I belong to the National Book Critics Circle, a great organization if there ever was one. Recently they took a survey of all of us members about the whole process of book reviewing. The finds are the kind that made me dying to know who in the NBCC thought what! Shoot, it's anonymous!
Anyway, here are just the facts, ma'am, and see if you agree with them. For me, this all applies to the reviewing I do for newspapers and magazines, not for my blog, where I give full disclosure if I know someone in any way before I rave about his or her book.
68.5 percent of book reviewers think anyone mentioned in a book's acknowledgements should be barred from reviewing it. (I agree)
64.9 percent think anyone who has written an unpaid blurb for a book should also be banned from writing a fuller review. (I agree)
76.5 percent think it's never ethical to review a book without reading the whole thing. (Oh, gosh, I agree. You have to read the whole book! What if a dull book catches fire on page 450?)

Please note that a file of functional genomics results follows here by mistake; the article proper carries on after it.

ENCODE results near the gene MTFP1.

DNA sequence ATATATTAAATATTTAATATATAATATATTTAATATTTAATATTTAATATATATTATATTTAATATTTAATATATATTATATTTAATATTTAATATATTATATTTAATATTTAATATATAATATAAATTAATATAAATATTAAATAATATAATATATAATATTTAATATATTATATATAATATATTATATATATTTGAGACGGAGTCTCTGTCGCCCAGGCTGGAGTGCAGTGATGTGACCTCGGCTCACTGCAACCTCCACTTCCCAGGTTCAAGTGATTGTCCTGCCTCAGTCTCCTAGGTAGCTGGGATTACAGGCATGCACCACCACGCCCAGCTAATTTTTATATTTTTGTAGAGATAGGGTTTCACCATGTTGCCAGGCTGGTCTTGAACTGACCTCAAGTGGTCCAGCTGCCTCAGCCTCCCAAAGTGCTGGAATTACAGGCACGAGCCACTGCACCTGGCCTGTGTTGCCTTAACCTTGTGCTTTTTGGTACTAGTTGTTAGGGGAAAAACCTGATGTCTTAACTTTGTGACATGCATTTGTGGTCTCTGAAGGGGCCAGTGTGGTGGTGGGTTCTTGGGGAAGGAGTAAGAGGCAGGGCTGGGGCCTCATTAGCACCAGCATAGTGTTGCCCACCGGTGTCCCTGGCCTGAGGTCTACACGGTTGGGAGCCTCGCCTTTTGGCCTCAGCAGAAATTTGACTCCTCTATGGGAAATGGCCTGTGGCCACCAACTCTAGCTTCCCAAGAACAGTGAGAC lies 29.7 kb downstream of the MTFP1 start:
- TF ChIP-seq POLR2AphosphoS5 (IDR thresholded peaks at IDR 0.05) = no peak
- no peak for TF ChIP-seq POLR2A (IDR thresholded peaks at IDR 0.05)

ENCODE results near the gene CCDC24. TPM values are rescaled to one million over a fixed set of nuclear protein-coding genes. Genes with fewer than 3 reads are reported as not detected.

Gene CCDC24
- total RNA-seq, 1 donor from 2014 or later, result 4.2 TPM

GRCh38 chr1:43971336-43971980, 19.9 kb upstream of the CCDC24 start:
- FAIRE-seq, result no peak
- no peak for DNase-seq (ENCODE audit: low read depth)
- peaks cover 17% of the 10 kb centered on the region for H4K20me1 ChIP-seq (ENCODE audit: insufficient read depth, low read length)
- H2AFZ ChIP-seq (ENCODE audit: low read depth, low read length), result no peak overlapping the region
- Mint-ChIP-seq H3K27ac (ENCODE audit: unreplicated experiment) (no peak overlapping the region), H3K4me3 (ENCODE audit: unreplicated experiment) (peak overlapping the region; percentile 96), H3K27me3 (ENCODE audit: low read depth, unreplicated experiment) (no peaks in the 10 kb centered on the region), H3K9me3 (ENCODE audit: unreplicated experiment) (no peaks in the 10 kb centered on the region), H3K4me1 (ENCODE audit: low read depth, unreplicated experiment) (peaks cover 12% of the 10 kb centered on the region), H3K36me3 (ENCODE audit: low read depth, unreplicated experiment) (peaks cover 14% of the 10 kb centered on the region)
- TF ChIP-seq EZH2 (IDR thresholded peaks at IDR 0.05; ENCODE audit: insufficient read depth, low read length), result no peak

And 52 percent think it's not okay for a book-review editor, in assigning books for review, to favor books by writers who also review regularly for that editor's book section. (Oh gosh, it's the word favor that gets me....)
40.1 percent think a reviewer shouldn't read other reviews of a book before writing his or her own, but 17.9 per cent think that's perfectly okay, and 33.5 per cent feel it's complicated enough to require commentary rather than a firm answer. (I don't think it's okay, but sometimes it's hard not to see the other reviews!)
60.5 percent think it's okay for a newspaper book section or magazine to ignore self-published books that authors submit to them, e.g., iUniverse type books. (Well, it depends. Nowadays there are some writers who started out that way and ended up with deals with the bigger publishing houses. It's worth a three minute read of a first page, no?)
See the whole survey here: http://www.surveymonkey.com/sr.aspx?sm=oe_2bklUHwCmVaYIdiR0zw82a9Gdykw2Tl900qjJw9Z8I_3d